Stories are powerful, and make things stick.
And teachers: it’s okay if you tell stories. Your talk is important, too, when balanced.
I am a proponent of the well-timed anecdote, the personal connection that makes content relatable and relevant.
There’s been a movement, or perhaps a misunderstanding of the new standards, to make the classroom so student-focused it’s lost sight of the other human in the room: the teacher.
Consistent with these NAEP recommendations, the Common Core Standards for Language Arts now call for an “overwhelming focus of writing throughout high school to be on arguments and informative/ explanatory texts” and that the distribution of writing purposes across grades “should adhere to those outlined by NAEP” (NGA/ CCSSO 2010e, 5). This de-emphasis on narrative writing is a mistake.
Gallagher, Kelly (2015-02-28). In the Best Interest of Students: Staying True to What Works in the ELA Classroom (Kindle Locations 1870-1873). Stenhouse Publishers. Kindle Edition.
But here is something we all know – we know we don’t start off in life as “teachers” (at least I didn’t, far from it) but simply ourselves. No matter what we end up doing for a profession, we have our stories first.
The best teachers, doctors, lawyers, salespersons, managers, nurses, CEOs, taxi drivers, scientists, football coaches, and politicians have one thing in common: the ability to connect with people through storytelling. Being able to tell a good story is not a school skill, it is a life skill, and as such, it should be given greater, not less, emphasis. If we want our students to be good storytellers, they need to read and write more narratives.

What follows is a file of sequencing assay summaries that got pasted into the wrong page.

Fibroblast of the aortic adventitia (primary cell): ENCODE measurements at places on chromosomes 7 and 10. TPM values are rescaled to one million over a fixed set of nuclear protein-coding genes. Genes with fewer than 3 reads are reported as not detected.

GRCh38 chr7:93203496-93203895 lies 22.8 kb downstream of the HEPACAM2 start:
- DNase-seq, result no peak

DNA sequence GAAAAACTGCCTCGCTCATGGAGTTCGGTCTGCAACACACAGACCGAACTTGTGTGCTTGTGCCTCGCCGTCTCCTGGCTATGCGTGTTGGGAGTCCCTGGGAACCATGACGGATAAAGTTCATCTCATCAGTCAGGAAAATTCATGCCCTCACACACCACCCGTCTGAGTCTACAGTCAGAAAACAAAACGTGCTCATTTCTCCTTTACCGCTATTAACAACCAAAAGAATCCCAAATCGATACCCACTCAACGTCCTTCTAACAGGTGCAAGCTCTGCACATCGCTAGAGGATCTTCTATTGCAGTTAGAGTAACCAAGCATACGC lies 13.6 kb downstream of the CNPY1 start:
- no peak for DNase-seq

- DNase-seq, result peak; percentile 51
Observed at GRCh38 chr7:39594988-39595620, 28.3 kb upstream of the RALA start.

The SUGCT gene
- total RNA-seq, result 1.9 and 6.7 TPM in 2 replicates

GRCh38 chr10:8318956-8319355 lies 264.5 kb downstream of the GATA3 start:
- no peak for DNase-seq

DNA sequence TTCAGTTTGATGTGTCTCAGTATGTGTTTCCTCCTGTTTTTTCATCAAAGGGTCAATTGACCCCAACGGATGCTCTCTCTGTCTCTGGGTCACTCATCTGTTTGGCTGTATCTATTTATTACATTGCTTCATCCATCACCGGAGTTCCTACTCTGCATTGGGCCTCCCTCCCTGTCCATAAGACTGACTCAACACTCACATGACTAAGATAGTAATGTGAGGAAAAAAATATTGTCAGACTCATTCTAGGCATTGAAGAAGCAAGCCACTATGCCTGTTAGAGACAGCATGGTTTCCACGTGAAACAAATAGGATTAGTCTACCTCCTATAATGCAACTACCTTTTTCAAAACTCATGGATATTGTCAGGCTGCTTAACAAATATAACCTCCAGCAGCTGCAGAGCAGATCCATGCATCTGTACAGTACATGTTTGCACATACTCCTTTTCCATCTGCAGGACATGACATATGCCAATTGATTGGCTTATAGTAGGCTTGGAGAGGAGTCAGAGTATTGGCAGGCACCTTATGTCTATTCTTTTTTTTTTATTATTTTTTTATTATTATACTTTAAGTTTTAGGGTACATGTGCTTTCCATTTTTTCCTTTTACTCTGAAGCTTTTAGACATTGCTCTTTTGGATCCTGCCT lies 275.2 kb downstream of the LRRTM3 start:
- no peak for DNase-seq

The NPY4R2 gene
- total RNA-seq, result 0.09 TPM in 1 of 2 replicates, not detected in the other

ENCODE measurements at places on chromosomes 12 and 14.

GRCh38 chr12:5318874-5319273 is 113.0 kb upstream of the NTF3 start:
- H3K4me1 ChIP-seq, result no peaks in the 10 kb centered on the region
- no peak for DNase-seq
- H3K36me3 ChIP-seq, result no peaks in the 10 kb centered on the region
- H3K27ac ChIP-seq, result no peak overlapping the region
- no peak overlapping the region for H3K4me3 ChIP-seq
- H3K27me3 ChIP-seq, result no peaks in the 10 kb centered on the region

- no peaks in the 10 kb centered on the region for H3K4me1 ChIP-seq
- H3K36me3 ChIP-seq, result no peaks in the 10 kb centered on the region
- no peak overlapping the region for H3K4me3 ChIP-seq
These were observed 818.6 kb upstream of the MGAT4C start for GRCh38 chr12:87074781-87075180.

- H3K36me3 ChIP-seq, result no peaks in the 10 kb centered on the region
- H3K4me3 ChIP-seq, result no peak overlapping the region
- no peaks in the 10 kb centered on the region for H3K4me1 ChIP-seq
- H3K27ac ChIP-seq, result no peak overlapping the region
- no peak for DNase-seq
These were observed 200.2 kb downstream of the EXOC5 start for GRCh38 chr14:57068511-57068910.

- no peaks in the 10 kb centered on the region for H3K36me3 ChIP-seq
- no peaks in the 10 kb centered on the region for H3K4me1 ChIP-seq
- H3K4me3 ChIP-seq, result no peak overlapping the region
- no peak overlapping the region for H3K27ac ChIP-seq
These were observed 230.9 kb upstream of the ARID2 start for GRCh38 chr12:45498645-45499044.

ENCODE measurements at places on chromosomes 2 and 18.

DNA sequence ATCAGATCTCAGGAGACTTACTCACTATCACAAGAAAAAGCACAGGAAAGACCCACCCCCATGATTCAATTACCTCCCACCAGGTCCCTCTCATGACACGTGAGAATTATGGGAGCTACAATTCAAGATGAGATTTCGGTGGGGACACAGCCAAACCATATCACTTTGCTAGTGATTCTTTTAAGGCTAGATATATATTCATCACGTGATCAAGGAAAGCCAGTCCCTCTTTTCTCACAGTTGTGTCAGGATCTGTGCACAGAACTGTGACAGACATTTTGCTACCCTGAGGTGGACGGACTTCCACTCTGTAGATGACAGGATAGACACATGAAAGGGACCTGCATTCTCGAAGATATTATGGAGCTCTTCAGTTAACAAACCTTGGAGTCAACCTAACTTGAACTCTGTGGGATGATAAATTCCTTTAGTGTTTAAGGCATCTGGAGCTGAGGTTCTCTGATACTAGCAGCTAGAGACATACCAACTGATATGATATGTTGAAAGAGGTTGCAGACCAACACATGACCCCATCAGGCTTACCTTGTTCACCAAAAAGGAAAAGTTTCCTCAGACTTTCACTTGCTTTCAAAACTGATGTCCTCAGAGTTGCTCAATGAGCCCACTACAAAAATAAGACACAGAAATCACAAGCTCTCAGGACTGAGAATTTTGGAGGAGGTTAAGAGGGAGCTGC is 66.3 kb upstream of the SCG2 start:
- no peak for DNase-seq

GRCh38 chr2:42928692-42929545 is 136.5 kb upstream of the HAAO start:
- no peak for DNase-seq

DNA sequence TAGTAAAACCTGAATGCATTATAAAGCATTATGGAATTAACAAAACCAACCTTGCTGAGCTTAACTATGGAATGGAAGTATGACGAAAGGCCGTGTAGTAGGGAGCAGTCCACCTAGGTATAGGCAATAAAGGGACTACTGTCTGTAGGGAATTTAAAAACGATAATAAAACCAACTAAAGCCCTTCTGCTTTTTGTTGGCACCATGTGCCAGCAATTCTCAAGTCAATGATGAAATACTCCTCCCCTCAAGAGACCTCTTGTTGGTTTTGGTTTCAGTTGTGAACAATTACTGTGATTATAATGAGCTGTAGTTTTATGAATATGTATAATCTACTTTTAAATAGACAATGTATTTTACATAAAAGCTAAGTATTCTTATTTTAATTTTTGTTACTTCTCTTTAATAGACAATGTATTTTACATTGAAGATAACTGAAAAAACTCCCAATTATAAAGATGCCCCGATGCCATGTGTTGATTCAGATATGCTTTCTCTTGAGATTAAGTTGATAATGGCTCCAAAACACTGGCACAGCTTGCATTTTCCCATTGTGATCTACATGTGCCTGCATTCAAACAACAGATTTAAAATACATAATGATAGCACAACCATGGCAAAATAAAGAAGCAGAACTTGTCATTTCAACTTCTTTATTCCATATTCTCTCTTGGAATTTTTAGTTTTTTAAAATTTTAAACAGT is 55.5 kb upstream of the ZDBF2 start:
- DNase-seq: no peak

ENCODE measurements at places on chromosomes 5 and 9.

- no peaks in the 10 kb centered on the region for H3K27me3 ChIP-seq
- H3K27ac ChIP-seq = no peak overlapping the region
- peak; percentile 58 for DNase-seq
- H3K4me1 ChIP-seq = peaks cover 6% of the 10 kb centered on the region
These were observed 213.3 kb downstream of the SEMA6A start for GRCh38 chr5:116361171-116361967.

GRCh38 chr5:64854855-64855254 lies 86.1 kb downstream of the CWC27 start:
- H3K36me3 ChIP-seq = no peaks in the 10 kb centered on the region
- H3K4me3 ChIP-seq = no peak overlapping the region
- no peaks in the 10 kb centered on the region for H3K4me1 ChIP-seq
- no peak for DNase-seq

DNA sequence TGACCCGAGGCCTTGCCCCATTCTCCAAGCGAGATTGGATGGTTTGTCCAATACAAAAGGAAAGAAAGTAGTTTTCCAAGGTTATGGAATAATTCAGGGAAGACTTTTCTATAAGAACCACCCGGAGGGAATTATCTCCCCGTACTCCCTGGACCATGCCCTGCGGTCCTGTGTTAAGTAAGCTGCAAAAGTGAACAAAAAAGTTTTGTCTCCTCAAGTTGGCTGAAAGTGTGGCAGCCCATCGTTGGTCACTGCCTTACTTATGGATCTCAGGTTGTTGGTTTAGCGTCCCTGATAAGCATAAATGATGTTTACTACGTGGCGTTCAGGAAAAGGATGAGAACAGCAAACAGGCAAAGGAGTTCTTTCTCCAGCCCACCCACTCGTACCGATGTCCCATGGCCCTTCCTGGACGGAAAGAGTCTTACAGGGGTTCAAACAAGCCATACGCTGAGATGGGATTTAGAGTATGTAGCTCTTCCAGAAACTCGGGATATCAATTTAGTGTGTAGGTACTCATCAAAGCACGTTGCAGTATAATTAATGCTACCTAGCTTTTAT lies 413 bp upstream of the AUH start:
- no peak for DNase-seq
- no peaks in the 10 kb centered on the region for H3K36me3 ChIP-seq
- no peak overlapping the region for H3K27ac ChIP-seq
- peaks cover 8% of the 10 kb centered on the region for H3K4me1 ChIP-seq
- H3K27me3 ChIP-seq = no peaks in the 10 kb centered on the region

Gallagher, Kelly (2015-02-28). In the Best Interest of Students: Staying True to What Works in the ELA Classroom (Kindle Locations 1873-1876). Stenhouse Publishers. Kindle Edition.
And if you need more proof that “yes you will use narrative writing in ‘real life,’:
Using Narratives and Storytelling to communicate science with non-expert audiences: Abstract:Although storytelling often has negative connotations within science, narrative formats of communication should not be disregarded when communicating science to nonexpert audiences. Narratives offer increased comprehension, interest, and engagement. Nonexperts get most of their science information from mass media content, which is itself already biased toward narrative formats. Narratives are also intrinsically persuasive, which offers science communicators tactics for persuading otherwise resistant audiences, although such use also raises ethical considerations. Future intersections of narrative research with ongoing discussions in science communication are introduced.
Keywords: persuasion, ethicsFrom Writing Narratives About Science: Advice from People Who Do It Well by Maryn McKenna: To me the most important tool for telling narrative is time. Not just time within the narrative, which is what allows you to tell the story as a chronology, but time for research and reporting before you begin writing. Really good narratives are grounded in memorable characters confronting difficult problems, and it takes a lot of research time up-front to identify them.
“Confronting difficult problems:” the mothers who choose not to have their children vaccinated, or the husband who supports his wife during breast cancer treatment, or the teenage girl struggling with an unwanted pregnancy. Real stories, with wide implications. And as we share our own stories, consider the same parameters we provide students: audience awareness, risk taking, language, and intent.
There are many scholarly articles about the use of narrative in multiple professions if you need additional research-based rationale if you’re ‘caught talking during class.’ Balance, of course, is always the rule of the day.
What do you write about when you write as a ‘person’ and not necessarily a ‘teacher person?’
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